- If income limits are met, taxes are not paid on contributions in the year they are made.
- Taxes are paid on distributions in the year withdrawals are made.
- IRA annual contribution limit is $5,500 for those under 50 and $6,500 for those 50 and older.
The importance of saving for retirement is well-established, and a variety of programs have been created to make setting money aside as painless as possible. One of the most popular is the Traditional Individual Retirement Arrangement (IRA), which was established in 1974 to encourage savings through tax incentives.
Understanding the Traditional IRA
The beauty of the Traditional IRA is its simplicity. If your income falls within certain limits, you will not pay taxes on funds you contribute to your retirement account until you take a distribution. In addition to the tax benefits of reducing income in the year contributions are made, some contributors may be eligible for a special credit designed to assist low and moderate income workers. This credit is known as the Retirement Savings Contributions Credit (Saver’s Credit).
Contributions are permitted for workers with earned income until the age of 70 ½, and distributions can be taken at any time. However, if distributions are taken before you reach age 59 ½, you may be required to pay a 10% tax penalty in addition to any applicable taxes. After the age of 70 ½, you must take required minimum distributions (RMD) from your Traditional IRA.
2017 IRA Contribution Limits
The IRS reviews guidelines for IRA contribution limits annually, and there are no changes between 2016 and 2017. Individuals under the age of 50 can contribute up to $5,500 or the total amount of earned income, whichever is lower. IRA contribution limits for those age 50 and older include an additional catch-up amount of $1,000 for a total of $6,500.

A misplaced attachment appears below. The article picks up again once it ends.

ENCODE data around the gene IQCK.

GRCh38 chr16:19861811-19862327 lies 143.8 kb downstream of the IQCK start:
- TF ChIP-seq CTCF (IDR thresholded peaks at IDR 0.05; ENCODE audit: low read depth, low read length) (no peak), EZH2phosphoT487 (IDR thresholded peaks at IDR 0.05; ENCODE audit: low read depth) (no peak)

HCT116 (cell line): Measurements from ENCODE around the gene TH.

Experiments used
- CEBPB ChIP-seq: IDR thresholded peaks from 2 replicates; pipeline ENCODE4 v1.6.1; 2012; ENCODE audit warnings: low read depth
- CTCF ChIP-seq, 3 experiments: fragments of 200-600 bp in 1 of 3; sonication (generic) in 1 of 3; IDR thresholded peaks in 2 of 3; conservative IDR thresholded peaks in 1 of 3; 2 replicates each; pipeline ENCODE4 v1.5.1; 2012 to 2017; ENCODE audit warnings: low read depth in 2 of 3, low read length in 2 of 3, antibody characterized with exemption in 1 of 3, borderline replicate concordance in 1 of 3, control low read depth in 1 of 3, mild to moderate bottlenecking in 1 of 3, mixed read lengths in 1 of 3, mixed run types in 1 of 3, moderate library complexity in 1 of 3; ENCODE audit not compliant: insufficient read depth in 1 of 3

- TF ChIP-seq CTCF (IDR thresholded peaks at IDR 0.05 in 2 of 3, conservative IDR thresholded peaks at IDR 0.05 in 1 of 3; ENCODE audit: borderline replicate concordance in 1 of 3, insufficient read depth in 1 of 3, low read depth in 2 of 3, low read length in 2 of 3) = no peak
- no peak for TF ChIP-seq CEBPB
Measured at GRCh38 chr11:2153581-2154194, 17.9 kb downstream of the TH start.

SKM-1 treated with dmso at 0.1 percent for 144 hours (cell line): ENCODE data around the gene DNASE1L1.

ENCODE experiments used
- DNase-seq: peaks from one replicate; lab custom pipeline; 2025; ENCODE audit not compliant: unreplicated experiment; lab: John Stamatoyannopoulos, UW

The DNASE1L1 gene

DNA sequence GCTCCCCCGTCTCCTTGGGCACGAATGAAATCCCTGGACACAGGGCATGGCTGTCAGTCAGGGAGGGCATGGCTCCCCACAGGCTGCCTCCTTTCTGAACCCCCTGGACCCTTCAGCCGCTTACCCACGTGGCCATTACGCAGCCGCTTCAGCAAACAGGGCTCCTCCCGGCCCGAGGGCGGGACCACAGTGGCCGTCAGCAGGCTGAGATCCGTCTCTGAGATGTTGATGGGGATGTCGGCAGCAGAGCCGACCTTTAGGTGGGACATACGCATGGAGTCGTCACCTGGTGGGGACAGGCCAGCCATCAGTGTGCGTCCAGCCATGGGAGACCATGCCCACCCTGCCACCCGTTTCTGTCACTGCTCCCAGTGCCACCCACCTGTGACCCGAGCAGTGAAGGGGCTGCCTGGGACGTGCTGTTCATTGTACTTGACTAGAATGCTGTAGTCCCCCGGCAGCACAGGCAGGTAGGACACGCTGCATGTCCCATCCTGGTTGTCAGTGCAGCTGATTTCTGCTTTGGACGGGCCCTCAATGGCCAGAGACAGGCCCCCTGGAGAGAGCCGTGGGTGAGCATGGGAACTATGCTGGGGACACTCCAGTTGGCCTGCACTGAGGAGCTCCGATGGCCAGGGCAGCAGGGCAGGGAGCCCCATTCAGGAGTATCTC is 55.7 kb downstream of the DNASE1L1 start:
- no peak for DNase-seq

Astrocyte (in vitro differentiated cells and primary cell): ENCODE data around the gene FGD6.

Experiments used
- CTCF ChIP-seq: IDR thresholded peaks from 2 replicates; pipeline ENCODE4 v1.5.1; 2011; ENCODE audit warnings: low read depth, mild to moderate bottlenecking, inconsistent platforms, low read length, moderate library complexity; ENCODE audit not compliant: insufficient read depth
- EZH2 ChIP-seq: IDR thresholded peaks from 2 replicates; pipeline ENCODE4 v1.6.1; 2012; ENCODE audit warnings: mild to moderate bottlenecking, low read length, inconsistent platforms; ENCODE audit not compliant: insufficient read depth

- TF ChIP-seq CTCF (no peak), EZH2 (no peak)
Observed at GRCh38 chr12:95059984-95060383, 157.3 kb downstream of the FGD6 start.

Eligibility for deducting IRA contributions on taxes depends on the amount of earned income during the year and whether you contribute to a retirement plan at work.
- If you contribute to a retirement plan at work (or you are married and your spouse does) and your income exceeds certain amounts, your deduction may be limited.
- If you do not contribute to a retirement plan and your income meets certain limits, you may deduct your contribution in full.
- The IRS provides details on deduction limits for those contributing to a retirement plan and those not contributing to a retirement plan.
IRAs are designed to make it as easy as possible for you to save. You have more than 15 months to make deposits for any specific tax year. The time frame extends from January 1 of the current year through the tax filing deadline of the following year, which is usually on or around April 15. For example, 2017 contributions can be made from January 1, 2017, through the deadline to file 2017 taxes in April of 2018.
Nothing in this article should be construed as tax advice, a solicitation or offer, or recommendation, to buy or sell any security. This article is not intended as investment advice, and Wealthfront does not represent in any manner that the circumstances described herein will result in any particular outcome. Financial advisory services are only provided to investors who become Wealthfront clients.
This article is not intended as tax advice, and Wealthfront does not represent in any manner that the outcomes described herein will result in any particular tax consequence. Prospective investors should confer with their personal tax advisors regarding the tax consequences based on their particular circumstances. Wealthfront assumes no responsibility for the tax consequences to any investor of any transaction. Investors and their personal tax advisors are responsible for how the transactions in an account are reported to the IRS or any other taxing authority.